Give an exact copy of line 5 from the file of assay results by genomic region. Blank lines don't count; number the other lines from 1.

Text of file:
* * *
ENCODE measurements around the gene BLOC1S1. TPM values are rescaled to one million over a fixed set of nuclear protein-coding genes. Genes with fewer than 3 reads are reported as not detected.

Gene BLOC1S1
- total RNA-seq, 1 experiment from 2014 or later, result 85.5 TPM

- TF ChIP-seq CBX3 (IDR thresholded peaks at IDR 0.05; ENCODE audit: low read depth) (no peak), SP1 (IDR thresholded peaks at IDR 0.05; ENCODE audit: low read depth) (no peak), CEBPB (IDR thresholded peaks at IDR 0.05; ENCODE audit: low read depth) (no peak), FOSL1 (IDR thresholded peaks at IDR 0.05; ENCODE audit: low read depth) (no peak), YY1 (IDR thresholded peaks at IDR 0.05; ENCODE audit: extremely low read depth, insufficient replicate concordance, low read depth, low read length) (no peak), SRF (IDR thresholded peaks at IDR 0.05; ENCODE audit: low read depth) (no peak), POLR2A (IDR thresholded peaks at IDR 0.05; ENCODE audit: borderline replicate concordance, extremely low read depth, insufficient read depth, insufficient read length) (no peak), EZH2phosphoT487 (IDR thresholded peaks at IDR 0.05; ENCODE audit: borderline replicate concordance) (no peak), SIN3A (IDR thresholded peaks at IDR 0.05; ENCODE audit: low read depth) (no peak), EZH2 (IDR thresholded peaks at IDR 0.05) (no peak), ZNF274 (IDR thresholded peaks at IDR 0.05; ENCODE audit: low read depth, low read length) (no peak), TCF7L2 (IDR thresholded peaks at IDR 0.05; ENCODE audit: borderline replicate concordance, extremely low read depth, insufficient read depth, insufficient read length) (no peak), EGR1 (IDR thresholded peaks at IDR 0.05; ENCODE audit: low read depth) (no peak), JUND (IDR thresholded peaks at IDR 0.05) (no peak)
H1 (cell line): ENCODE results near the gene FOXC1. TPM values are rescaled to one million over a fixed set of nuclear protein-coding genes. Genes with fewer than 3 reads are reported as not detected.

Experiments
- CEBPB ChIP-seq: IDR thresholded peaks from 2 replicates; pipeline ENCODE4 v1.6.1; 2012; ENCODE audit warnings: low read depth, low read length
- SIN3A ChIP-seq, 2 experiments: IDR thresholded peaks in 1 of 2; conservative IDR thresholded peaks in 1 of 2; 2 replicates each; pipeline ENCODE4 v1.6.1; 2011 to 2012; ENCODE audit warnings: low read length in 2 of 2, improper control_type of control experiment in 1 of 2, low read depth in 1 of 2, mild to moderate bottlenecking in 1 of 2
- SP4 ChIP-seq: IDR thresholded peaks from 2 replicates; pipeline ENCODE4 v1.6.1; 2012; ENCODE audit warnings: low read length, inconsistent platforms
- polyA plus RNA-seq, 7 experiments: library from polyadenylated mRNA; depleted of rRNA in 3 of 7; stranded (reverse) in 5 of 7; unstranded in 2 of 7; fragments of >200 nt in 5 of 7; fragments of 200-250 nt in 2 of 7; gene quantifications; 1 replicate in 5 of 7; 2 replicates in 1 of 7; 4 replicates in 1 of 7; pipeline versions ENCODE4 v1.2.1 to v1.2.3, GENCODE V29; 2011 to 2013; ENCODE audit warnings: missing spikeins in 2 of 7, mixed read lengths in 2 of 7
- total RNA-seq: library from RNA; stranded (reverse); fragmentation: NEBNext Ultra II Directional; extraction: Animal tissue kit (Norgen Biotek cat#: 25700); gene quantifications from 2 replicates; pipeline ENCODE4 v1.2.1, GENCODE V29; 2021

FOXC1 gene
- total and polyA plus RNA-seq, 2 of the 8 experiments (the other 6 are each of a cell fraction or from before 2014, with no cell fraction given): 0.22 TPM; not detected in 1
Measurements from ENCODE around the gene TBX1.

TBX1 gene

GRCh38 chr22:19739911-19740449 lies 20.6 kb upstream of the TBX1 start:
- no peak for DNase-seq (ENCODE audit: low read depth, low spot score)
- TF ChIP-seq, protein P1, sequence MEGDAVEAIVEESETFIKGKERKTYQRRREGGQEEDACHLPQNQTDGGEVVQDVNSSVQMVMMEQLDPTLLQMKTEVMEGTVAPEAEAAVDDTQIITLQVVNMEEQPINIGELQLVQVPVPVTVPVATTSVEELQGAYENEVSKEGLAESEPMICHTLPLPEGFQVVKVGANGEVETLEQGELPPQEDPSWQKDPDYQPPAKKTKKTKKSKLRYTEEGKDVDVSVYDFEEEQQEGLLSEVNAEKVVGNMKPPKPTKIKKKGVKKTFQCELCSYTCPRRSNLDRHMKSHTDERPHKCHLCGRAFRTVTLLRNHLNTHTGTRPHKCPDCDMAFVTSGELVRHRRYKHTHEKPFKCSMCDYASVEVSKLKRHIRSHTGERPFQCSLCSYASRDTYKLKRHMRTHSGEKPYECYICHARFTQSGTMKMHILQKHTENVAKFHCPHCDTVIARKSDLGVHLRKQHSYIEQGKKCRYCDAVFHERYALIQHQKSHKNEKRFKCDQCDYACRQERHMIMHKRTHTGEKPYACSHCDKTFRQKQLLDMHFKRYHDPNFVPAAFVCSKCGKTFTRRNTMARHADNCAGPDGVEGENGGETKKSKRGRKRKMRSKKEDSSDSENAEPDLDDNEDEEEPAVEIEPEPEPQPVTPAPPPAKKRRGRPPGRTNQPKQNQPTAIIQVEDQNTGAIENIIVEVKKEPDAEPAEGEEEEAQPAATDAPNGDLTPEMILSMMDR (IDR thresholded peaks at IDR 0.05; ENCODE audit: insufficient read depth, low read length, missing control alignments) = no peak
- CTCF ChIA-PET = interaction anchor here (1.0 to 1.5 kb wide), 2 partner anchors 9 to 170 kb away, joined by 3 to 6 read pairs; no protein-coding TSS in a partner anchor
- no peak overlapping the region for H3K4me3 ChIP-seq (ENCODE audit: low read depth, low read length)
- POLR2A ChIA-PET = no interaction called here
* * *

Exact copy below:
H1 (cell line): ENCODE results near the gene FOXC1. TPM values are rescaled to one million over a fixed set of nuclear protein-coding genes. Genes with fewer than 3 reads are reported as not detected.